Holyrood officials have agreed to back Scotland's biggest and most ambitious regeneration programme by awarding a major cash injection.
The promise of more than £8million of funding from the Scottish Government will help create vital jobs, protect historic buildings and safeguard the future of the Clyde Gateway Urban Regeneration Company.
The cash support is to come from Holyrood's recently created Regeneration Capital Grant Fund.
They money is provided by the government and delivered in partnership with local authorities.
The multi-million pound windfall guarantees:
l Clyde Gateway's core staffing and operational costs will be met until at least April 1, 2016.
l An investment of £460,000 to upgrade an historic building in Landressy Street, Bridgeton, which is the new home of the Glasgow Women's Library.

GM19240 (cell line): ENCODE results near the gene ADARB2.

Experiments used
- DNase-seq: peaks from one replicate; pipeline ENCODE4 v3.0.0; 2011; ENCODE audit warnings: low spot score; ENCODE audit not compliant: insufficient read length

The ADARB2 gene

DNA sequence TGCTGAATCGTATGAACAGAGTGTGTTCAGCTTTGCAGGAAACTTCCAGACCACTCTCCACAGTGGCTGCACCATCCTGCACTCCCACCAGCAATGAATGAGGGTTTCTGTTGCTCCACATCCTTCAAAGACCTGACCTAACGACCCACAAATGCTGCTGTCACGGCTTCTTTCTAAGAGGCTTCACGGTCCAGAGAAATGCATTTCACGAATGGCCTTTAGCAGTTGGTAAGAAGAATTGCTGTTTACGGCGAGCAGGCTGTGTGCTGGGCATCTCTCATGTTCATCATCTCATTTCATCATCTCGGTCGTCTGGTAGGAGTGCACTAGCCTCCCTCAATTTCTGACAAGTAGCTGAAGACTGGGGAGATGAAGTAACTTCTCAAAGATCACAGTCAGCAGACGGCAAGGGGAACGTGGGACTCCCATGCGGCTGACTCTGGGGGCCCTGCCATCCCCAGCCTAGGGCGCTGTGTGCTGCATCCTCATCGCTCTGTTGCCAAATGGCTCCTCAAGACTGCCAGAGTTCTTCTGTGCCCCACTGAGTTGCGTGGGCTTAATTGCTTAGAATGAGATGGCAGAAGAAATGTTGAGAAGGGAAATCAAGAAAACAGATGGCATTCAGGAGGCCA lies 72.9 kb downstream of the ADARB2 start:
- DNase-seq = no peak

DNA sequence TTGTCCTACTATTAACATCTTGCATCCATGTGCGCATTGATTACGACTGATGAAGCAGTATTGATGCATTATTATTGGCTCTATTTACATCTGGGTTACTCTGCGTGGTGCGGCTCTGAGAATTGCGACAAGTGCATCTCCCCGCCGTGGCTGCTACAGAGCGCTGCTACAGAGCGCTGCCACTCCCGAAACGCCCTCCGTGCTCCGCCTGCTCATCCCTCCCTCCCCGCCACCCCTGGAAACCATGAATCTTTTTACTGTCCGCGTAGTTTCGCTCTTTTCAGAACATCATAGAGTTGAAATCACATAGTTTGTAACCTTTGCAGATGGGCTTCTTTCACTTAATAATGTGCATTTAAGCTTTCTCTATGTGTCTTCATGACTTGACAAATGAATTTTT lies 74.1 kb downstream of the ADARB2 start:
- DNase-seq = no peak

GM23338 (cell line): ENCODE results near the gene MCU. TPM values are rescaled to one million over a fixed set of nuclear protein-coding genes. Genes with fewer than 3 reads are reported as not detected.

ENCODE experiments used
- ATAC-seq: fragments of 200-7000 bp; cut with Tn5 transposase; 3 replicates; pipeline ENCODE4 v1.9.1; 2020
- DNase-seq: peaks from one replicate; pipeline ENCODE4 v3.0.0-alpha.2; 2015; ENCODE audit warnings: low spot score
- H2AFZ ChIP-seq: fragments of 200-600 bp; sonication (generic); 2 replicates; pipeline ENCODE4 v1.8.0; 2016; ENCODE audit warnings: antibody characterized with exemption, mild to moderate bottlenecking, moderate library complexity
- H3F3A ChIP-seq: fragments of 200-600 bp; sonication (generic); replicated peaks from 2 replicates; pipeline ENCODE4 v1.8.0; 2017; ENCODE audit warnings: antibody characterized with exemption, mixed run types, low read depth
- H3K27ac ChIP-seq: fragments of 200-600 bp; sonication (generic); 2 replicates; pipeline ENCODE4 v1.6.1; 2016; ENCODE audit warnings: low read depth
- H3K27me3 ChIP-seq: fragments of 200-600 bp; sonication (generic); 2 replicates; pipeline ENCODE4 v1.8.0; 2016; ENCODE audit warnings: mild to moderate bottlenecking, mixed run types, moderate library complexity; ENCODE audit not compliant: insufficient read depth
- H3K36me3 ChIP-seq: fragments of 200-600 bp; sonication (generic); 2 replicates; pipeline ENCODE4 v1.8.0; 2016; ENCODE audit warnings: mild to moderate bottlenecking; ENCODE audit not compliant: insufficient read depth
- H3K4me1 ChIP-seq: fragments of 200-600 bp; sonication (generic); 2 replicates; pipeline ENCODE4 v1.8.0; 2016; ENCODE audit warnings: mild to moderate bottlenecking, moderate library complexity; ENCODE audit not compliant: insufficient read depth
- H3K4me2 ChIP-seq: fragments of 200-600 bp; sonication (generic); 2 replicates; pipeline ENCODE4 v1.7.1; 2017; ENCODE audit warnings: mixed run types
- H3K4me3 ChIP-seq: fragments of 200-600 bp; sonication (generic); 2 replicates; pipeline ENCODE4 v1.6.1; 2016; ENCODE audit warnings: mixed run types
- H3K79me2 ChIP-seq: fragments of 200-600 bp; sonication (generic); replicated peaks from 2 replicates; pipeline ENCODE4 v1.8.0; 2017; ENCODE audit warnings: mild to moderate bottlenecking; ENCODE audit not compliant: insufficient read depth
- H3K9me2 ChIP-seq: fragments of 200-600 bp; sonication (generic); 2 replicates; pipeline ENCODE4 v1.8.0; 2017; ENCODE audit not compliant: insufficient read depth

l Construction of a £5.8m office development to attract an anchor tenant at the new Rutherglen Low Carbon Zone at Farme Cross.
The Clyde Gateway application was considered by an independent investment panel set up by Holyrood and its recommendation of approval was accepted by government ministers and the Convention of Scottish Local Authorities.
Neil MacDonald, who chairs the Bridgeton-based urban regeneration company, said: "The support from the Regeneration Capital Grant Fund caps what was a fantastic 2013 for us.
"Just over £6m of the award will allow us to deliver on our promise of an important and highly visible office building that will bring 100 construction jobs over a 12-month period followed by 200 new jobs to Rutherglen by March, next year.
"The decision to allow the fund to provide more than £2m of core funding to Clyde Gateway is also very welcome news."
Regeneration chiefs have invested millions of pounds on creating new industrial estates in the city's East End.
They have also invested heavily on the preservation of local landmarks such as the transformation of the old Olympia Theatre at Bridgeton Cross into a community hub.